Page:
Sir Sidney McSprocket introduces two Great Minds – Eugene Rimmel and Sir James Dyson, and shows how being adaptive is an important quality for creative people.
Rimmel was a perfume maker who was born in France but lived in England for most of his life.
At the Great Exhibition, he created a giant fountain that sat atop of a splendid base featuring glass cases filled with bottles of ‘Great Exhibition Bouquet’ perfume. If the stylish bottles didn’t convince people to hand over their money, then ladies could try the perfume on their handkerchiefs – by asking for a spritz from the fountain itself!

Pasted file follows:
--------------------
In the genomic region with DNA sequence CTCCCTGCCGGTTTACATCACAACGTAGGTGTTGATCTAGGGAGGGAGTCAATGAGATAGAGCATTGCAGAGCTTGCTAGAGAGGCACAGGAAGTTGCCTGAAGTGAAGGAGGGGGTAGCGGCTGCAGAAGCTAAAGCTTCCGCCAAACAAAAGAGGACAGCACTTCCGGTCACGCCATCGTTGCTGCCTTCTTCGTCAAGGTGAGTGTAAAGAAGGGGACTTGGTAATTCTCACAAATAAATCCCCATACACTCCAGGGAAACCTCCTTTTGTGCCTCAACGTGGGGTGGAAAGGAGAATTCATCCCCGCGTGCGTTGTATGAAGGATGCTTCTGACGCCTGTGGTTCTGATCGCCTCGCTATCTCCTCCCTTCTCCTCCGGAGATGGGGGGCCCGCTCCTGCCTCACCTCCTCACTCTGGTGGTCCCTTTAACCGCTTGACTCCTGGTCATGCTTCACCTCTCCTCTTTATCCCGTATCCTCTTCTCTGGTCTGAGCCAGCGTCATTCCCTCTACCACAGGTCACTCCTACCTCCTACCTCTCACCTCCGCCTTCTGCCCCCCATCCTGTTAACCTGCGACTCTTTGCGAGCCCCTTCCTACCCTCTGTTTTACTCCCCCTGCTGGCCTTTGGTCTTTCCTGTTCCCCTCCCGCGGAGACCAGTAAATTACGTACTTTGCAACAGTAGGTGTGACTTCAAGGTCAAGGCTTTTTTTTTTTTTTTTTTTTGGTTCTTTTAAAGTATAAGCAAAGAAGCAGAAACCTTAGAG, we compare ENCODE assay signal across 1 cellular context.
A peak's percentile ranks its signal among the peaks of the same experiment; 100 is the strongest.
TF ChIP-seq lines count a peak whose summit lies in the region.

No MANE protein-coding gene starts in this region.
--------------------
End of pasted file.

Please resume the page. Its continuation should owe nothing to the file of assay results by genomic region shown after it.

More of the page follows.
You might recognise Eugene Rimmel’s name.
Although he died in 1887, the cosmetics brand that he created, Rimmel London, is still sold around the world.
You see, he didn’t just stop at one invention – just like another great British mind and one who’s still inventing today. Sir James Dyson.
Sir James’ story didn’t start with vaccum cleaners. Before that, he invented something else – something very different.
It was a wheelbarrow! Or rather a Ballbarrow.
He’d noticed that wheelbarrows had a tendency to get stuck in the mud. His idea was that a ball shaped wheel would be less likely to sink – and thus the Ballbarrow was born!